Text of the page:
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Quantifying Artistic Success: Ranking French Painters - and Paintings - from Impressionism to Cubism

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  • David W. Galenson
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    Abstract

    For 35 leading painters who lived in France during the first century of modern art, this paper uses textbook illustrations as the basis for measuring the importance of both painters and individual paintings. The rankings pose an interesting puzzle: why do some of the greatest artists not produce famous paintings, and why do some relatively minor artists produce some of the most famous individual paintings? The answer may lie in an important difference in approach between experimental and conceptual painters. Experimental artists work incrementally, their innovations appear gradually, and they generally do their best work late in their careers; conceptual artists innovate more suddenly, produce individual breakthrough works, and usually do their best work early in their careers. This paper demonstrates that artistic success can usefully be quantified, and that doing so increases our understanding of the working methods of modern painters.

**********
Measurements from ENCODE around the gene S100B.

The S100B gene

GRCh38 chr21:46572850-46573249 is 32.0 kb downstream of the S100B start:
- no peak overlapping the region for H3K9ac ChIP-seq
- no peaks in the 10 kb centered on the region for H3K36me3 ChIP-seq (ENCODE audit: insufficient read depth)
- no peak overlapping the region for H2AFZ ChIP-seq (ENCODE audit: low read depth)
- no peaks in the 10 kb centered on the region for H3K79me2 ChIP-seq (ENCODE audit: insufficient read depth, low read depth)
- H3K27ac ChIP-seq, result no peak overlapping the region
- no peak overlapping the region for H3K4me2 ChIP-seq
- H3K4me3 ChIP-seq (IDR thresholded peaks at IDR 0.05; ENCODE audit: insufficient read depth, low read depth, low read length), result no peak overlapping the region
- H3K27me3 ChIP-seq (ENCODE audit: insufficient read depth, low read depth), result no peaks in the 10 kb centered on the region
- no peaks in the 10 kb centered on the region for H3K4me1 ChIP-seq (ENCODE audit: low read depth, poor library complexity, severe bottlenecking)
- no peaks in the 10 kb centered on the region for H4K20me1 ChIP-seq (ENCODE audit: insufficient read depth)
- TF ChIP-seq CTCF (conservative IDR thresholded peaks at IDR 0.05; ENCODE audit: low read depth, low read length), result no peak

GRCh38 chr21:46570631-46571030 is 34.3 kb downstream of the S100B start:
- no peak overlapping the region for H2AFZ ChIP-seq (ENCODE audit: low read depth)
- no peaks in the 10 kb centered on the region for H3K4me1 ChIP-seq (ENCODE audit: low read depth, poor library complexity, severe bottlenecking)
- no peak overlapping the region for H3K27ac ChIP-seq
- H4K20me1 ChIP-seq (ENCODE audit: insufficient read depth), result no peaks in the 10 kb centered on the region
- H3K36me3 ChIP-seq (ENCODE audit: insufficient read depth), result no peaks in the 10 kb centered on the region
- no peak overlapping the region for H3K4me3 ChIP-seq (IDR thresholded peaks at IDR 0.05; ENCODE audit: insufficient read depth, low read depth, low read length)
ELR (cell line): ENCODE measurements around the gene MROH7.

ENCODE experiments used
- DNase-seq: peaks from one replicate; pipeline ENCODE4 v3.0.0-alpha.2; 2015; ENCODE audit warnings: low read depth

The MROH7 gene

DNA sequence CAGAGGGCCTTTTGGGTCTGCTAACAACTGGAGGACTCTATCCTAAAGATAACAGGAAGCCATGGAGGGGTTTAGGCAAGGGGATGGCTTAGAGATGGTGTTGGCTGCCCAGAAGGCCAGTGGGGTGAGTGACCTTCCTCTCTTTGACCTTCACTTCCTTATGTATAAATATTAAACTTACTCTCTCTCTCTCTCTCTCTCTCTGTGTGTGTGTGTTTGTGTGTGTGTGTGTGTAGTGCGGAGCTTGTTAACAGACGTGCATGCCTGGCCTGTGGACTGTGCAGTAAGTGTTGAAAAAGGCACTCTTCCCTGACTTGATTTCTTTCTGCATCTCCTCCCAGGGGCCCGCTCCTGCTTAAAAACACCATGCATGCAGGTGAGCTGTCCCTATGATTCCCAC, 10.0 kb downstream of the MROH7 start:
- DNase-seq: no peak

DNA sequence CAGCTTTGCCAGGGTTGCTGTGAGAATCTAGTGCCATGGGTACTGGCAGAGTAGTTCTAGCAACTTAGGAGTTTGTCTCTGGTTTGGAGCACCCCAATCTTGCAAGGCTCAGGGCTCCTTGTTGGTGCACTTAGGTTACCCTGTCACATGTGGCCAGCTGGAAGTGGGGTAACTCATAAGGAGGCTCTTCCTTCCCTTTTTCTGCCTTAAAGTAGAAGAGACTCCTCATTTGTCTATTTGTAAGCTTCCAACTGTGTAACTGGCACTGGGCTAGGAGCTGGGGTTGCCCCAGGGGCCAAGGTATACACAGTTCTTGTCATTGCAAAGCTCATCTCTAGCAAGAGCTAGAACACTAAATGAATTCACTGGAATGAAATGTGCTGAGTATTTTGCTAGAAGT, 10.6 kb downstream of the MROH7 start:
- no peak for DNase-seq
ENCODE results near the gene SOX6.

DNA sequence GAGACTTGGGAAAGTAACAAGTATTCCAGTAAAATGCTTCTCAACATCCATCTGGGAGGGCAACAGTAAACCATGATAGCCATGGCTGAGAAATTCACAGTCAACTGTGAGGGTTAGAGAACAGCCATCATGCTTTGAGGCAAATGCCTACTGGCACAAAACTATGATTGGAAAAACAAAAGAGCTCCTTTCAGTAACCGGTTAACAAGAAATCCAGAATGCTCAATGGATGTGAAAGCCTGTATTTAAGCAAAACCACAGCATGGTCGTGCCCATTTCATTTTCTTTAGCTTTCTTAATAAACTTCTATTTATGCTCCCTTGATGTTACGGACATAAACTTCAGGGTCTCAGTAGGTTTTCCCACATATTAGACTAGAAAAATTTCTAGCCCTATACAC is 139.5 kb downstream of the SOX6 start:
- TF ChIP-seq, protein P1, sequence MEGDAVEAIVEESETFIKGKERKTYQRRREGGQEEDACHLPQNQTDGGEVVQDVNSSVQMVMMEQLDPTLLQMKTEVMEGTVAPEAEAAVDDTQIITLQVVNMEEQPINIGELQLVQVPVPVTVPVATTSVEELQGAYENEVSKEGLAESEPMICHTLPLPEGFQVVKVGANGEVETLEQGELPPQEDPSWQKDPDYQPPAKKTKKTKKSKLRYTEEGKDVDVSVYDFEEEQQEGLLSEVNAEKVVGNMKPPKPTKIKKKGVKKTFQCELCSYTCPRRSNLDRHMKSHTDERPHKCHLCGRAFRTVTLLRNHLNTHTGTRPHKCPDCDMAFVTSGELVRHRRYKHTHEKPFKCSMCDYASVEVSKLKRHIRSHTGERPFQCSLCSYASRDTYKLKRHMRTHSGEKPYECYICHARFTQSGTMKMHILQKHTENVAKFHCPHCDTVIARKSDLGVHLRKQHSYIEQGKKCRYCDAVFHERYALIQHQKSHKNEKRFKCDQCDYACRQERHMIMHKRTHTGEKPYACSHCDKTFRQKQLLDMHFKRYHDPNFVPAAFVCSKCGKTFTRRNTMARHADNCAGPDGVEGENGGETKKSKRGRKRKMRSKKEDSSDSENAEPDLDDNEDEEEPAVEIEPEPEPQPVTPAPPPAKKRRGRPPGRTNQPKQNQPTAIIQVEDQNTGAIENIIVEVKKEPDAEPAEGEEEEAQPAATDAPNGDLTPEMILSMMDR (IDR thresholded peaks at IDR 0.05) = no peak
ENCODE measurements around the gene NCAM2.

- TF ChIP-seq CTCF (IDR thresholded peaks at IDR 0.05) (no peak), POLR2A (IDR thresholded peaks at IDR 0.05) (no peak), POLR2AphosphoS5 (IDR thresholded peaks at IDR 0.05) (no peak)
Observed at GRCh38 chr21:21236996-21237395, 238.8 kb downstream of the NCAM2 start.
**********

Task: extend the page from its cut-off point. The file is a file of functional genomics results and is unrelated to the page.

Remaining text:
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    File URL: http://www.nber.org/papers/w7407.pdf
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    Bibliographic Info

    Paper provided by National Bureau of Economic Research, Inc in its series NBER Working Papers with number 7407.

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    Date of creation: Oct 1999
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    Publication status: published as Galenson, David W. and Bruce A. Weinberg. "Creating Modern Art: The Changing Careers Of Painters In France From Impressionism To Cubism," American Economic Review, 2001, v91(4,Sep), 1063-1071.
    Handle: RePEc:nbr:nberwo:7407

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